Aside from the ingredients listed above, sprinkles can also be added with natural and artificial flavors to improve the flavor profiles.  

Are Sprinkles Vegan? 

Unless it is specifically stated on the packaging that the sprinkles are vegan, it is safer to assume that commercial sprinkles are not vegan. Mostly made of sugar, that by itself is already a red flag. However, assuming that the manufacturers used vegan sugar, sprinkles are still added with many other problematic ingredients. 

The biggest issue with sprinkles would be the confectioner’s glaze, and other problematic ingredients would include shortening, sugar, food coloring agents, and natural flavors.  

Confectioner’s Glaze 

Confectioner’s glaze is a common ingredient used in candies and other sweet food products to provide a shiny, smooth finish. The ingredient is also used to coat medicine and is called pharmaceutical’s glaze in the pharmaceuticals industry.  

However, this ingredient cannot be considered vegan as it contains shellac, also known as beetle juice. Shellac is a resin produced from the secretions of the female lac bug (Kerria lacca) (2). Collected from the forests of India or Thailand, this resin is produced by the insects as a way to protect their soon-to-hatch eggs.  



Shortening is a general name for a fat that is used to make pastry and other food products. Shortening is typically made from vegetable oils (e.g., soybean oil, cottonseed oil, palm oil, etc.). Due to the general use of vegetable oils to make shortening, shortening is almost synonymous with vegetable shortening.  

However, shortening can also be made from animal fats. Thus, shortening made from animal fats cannot be considered vegan. Unfortunately, since shortening is usually just one of many ingredients added to make a food product, it is difficult to be certain whether the shortening used was vegan or not.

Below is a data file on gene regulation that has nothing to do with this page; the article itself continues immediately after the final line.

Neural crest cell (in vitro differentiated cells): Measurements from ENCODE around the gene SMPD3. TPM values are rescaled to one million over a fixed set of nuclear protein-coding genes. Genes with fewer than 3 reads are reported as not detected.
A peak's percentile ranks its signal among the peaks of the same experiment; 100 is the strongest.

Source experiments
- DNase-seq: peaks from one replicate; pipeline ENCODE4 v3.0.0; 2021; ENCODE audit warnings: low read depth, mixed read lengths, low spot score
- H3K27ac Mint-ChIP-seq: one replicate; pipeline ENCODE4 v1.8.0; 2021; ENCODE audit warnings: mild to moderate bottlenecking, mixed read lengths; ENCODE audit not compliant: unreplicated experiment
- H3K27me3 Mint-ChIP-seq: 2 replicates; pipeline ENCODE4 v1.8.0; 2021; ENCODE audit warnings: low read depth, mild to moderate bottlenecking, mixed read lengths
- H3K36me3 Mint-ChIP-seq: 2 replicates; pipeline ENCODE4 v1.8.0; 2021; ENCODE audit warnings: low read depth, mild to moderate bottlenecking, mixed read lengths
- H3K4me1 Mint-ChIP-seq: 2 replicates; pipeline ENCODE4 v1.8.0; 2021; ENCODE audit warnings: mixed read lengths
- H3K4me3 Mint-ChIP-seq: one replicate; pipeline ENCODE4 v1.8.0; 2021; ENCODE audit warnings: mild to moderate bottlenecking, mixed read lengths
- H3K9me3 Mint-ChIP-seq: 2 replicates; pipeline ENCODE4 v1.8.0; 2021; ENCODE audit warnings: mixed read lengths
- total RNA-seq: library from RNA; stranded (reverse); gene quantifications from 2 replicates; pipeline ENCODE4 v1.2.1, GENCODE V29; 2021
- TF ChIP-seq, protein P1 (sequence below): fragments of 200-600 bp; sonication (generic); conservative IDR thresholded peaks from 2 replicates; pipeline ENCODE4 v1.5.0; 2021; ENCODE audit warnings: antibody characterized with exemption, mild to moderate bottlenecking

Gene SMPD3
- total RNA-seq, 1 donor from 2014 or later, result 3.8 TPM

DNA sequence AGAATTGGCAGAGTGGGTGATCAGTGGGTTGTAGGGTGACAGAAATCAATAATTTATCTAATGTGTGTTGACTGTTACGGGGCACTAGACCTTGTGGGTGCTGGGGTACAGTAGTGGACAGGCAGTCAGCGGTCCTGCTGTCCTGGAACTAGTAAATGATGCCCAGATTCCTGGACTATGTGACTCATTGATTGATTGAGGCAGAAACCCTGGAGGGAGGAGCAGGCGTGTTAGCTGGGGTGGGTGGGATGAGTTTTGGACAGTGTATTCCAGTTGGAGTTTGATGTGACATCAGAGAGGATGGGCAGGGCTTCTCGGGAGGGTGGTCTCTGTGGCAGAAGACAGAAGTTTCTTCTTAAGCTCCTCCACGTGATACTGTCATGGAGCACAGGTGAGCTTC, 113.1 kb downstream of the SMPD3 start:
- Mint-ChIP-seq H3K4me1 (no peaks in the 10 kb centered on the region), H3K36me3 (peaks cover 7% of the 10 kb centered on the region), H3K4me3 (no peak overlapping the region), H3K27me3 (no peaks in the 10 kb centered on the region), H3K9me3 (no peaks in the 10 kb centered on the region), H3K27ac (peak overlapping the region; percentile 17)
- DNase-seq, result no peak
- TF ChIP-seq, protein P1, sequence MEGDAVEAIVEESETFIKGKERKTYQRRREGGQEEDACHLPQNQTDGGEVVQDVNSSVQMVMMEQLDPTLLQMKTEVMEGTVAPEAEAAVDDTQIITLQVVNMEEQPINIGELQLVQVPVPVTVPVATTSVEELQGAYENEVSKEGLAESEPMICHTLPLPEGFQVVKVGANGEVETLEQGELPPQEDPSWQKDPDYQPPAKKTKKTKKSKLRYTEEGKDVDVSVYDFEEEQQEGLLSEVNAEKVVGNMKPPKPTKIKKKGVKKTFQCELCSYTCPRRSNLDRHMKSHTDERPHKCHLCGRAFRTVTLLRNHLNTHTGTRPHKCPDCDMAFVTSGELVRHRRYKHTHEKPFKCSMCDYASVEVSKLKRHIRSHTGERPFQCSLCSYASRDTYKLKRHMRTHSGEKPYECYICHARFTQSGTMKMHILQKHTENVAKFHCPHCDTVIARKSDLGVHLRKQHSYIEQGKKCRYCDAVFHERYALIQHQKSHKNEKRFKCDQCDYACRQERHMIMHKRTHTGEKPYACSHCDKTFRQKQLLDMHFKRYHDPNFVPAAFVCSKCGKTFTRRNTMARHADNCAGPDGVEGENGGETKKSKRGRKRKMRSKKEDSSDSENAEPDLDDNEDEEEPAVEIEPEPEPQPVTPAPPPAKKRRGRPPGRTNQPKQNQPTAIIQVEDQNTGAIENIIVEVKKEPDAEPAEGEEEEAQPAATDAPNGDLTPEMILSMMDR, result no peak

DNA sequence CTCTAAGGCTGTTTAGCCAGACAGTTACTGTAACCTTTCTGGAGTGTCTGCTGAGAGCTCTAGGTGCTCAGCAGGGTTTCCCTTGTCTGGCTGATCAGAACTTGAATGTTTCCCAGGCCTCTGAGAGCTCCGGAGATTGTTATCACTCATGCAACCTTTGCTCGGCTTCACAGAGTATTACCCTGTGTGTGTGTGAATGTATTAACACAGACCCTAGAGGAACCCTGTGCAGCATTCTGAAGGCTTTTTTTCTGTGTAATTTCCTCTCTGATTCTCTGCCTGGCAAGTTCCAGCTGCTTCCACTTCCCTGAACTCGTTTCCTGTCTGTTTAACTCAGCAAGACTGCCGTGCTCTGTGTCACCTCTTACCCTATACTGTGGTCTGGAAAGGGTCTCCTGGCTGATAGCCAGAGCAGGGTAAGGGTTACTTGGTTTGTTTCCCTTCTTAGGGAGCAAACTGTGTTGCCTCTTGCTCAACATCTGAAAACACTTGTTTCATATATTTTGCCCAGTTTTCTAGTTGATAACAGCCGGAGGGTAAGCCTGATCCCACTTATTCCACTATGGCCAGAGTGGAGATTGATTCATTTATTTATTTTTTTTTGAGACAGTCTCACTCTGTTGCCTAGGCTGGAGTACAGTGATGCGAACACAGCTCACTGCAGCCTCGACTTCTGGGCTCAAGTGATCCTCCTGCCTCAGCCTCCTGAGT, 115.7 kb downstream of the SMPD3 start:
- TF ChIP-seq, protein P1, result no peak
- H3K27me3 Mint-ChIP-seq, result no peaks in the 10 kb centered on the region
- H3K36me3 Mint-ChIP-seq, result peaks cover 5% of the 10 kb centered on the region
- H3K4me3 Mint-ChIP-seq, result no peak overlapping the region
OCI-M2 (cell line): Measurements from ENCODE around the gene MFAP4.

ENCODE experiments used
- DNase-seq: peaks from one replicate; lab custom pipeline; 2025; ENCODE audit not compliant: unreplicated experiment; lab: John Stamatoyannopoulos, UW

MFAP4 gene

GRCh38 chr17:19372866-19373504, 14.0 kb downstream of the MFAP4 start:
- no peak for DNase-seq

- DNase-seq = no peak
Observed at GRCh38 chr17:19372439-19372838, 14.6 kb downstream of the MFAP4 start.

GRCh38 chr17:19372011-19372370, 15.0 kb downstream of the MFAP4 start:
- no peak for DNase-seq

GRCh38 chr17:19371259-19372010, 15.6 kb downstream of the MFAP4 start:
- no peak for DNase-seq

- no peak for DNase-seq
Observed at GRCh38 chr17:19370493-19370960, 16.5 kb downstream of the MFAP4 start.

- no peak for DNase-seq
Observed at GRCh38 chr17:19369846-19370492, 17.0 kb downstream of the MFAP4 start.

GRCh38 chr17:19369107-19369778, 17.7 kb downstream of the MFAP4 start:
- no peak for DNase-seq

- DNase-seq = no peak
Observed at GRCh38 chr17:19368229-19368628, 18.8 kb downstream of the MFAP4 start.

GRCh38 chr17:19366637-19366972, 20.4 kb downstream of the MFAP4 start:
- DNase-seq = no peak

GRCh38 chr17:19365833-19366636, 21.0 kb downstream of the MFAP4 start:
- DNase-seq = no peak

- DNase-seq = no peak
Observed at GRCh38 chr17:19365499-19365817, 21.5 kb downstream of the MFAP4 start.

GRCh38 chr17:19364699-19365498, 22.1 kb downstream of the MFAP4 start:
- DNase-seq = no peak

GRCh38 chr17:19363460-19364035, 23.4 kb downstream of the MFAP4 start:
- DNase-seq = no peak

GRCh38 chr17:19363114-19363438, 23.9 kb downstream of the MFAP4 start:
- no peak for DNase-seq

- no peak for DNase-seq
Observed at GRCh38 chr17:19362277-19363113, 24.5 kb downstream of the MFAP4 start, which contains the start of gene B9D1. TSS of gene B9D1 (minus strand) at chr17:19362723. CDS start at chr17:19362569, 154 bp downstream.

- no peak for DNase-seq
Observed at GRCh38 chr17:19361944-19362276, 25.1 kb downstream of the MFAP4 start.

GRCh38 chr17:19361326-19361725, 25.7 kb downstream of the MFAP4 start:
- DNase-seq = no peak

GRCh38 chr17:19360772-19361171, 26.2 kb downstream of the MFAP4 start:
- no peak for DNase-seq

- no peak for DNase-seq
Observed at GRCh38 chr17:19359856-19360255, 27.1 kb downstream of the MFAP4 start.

Even if shortening was from a plant source, it could be from palm oil – that itself is another problematic ingredient to many vegans as palm oil is associated with human rights violations (3) and the destruction of forestland (4). This means that even if shortening made from palm oil is dietarily vegan, it might not be accepted by ethical and environmental vegans.  


Sugar is the most common sweetener used in products and it is conventionally produced from plant sources such as sugarcane. Despite coming from plant sources, sugar is typically considered a gray area ingredient amongst the vegan community because of how it is manufactured.  

To appeal to the general market, sugar companies refine their to be finer and white. To achieve these properties, sugar has to undergo additional processes. One process used for sugar refinement is filtration. While some companies use vegan materials for filtration such as granular carbon, some companies use bone char – the charred skeletal remains of animals (5).